How to decrease the gender pay gap in 2023

We have come a long way as a society in reducing discrimination in the workplace. It’s important that we recognize and celebrate our achievements on this front.

However, before we go patting ourselves on the back and kicking up our feet to relax after a job well done, there is still much progress yet to be made.

In this short article, we’ll take a look at what exactly is meant by the gender pay gap and where it is in 2023 in relation to previous years. We’ll also take a look at how we’ve been able to reduce the gender pay gap, what methods and trends have contributed to its reduction, and how we can encourage this trend.

The gender pay gap – controlled versus uncontrolled

Equal pay for equal work – sounds simple and clear-cut enough, right? However, when we’re talking about the gender pay gap, it’s a bit more complicated than a simple slogan. Firstly, we need to differentiate between controlled and uncontrolled data.

Controlled gender pay gap

As the moniker suggests, the controlled gender pay gap reveals how much women earn compared to men when the data is controlled to account for relevant factors such as job title, years of experience, hours on the job, region, etc. The controlled gender pay gap is the data that most closely echoes the sentiment of ‘equal pay for equal work.’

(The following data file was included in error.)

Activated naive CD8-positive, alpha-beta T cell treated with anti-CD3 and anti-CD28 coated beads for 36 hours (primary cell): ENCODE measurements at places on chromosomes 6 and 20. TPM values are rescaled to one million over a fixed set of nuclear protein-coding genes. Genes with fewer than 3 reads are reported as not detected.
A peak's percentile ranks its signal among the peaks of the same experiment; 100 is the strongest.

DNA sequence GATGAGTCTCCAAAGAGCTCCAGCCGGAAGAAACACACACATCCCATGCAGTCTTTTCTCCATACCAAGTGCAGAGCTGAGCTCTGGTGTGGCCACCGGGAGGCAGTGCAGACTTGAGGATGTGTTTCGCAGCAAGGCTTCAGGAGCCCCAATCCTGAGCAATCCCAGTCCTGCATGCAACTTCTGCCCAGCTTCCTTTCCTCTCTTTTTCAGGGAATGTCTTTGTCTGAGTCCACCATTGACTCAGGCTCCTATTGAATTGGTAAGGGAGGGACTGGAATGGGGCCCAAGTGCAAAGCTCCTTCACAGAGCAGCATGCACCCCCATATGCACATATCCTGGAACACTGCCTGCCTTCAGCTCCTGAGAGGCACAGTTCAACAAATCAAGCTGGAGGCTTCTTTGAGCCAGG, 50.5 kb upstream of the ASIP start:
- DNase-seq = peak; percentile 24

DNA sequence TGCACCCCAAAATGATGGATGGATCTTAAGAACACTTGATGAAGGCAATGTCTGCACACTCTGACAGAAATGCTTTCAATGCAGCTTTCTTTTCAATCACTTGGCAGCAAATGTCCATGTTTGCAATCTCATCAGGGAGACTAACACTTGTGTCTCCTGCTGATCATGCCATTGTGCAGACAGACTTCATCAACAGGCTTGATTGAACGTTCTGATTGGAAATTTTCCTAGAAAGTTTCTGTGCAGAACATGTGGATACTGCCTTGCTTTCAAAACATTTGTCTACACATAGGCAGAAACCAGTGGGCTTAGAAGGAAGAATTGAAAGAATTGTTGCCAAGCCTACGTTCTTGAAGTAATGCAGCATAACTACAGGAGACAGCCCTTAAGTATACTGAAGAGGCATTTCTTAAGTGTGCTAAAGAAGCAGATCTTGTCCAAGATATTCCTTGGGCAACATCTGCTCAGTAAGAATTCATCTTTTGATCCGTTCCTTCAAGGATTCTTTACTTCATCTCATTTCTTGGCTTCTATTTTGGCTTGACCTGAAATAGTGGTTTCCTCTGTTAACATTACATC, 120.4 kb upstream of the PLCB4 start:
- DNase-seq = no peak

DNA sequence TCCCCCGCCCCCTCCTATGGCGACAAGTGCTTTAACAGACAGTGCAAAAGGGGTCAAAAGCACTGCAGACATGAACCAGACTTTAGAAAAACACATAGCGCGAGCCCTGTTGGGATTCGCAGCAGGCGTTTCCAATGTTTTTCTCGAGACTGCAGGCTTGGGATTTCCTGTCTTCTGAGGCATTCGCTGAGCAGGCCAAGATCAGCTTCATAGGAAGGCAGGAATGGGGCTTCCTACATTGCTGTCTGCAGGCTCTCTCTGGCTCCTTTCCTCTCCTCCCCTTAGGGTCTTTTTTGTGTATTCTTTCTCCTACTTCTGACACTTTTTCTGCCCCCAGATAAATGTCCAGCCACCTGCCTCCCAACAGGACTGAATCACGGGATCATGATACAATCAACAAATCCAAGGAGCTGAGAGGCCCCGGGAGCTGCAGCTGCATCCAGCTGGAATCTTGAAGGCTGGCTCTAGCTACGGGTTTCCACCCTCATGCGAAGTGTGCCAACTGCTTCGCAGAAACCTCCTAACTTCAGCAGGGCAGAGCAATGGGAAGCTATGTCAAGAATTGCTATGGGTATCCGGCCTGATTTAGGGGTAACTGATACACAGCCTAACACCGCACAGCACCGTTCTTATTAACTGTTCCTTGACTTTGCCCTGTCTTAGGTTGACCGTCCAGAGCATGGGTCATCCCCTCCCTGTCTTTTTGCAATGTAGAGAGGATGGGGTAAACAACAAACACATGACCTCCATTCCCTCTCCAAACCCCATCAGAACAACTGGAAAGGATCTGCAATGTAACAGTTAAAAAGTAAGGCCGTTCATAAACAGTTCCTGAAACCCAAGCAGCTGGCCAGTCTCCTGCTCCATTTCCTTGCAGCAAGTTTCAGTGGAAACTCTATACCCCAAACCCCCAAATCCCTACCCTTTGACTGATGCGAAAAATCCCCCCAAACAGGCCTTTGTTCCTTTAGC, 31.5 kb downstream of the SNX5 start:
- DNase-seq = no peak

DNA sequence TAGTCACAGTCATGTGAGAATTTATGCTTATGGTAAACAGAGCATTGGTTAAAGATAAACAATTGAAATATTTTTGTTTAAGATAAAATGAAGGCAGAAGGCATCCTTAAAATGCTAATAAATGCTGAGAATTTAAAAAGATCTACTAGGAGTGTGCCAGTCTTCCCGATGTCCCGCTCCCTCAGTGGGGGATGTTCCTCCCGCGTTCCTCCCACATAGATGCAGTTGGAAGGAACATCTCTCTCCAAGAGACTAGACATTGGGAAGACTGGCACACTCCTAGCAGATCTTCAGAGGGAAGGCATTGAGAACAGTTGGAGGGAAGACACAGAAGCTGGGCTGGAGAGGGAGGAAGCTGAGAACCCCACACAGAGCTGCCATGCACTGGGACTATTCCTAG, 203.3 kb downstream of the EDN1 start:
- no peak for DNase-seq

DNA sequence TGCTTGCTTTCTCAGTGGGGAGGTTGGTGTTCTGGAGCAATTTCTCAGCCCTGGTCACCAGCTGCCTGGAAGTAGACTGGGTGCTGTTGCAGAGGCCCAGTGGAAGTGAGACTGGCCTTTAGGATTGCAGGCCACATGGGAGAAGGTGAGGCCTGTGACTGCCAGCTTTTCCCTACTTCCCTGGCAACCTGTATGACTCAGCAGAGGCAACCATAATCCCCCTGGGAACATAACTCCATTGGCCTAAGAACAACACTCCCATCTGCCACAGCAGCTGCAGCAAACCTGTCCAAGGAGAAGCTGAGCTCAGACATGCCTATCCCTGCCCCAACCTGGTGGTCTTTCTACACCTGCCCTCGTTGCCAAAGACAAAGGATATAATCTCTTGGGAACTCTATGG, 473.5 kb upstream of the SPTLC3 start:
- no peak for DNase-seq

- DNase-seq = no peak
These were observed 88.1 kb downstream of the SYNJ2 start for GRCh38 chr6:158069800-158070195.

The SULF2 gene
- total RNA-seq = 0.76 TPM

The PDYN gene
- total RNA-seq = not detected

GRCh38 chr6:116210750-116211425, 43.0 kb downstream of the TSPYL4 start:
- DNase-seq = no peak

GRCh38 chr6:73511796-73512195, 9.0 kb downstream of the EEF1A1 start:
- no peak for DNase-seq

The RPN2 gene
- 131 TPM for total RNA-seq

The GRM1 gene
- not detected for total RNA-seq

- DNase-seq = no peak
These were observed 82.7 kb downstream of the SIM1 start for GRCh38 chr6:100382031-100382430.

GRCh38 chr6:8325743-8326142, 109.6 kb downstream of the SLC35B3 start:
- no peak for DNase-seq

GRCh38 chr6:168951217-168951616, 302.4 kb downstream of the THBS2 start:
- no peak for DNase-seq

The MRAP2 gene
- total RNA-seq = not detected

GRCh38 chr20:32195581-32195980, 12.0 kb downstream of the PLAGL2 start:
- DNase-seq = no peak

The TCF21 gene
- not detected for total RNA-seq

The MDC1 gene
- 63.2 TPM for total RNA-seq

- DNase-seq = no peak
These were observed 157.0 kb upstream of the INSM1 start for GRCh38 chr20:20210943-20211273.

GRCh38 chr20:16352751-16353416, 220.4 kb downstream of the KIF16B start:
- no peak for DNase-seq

In the industrialized world, when the data is controlled for like variables, women make roughly 99 cents for every dollar a man earns. This is an improvement from the 97 cents for every dollar we saw in the data a mere seven years ago.

Uncontrolled gender pay gap

Another way to view the earning disparity between women and men is by considering these two subsets on the whole (without controlling for similarities in the data). In the industrialized world, when we consider all women of working age and compare what they earn to men of working age, we find that women make roughly 83 cents for every dollar a man makes. This disparity is known as the uncontrolled gender pay gap.

It’s worth pointing out that the uncontrolled gender pay gap shows us that women earned roughly 73 cents for every dollar a man earned a mere seven years ago. We have reduced the uncontrolled gender pay gap by about 10 cents in a relatively short period of time.

It is also worth pointing out that this represents the most substantial reduction in the gender pay gap in so short a time frame since we started collecting data on the gender pay gap some 70 years ago

The two different ways to look at the data tell us two different and important things about society and about the steps we still need to take. 

To a certain extent, the uncontrolled gender pay gap tells us that there are potentially more and better opportunities more widely available to men than there are for men. Although surveys suggest that more women tend to work part-time compared to their male counterparts, and women tend to go into different professions than men. But how much of the disparity is by choice, societal pressure, or gender discrimination, it is hard to tell on a macro level.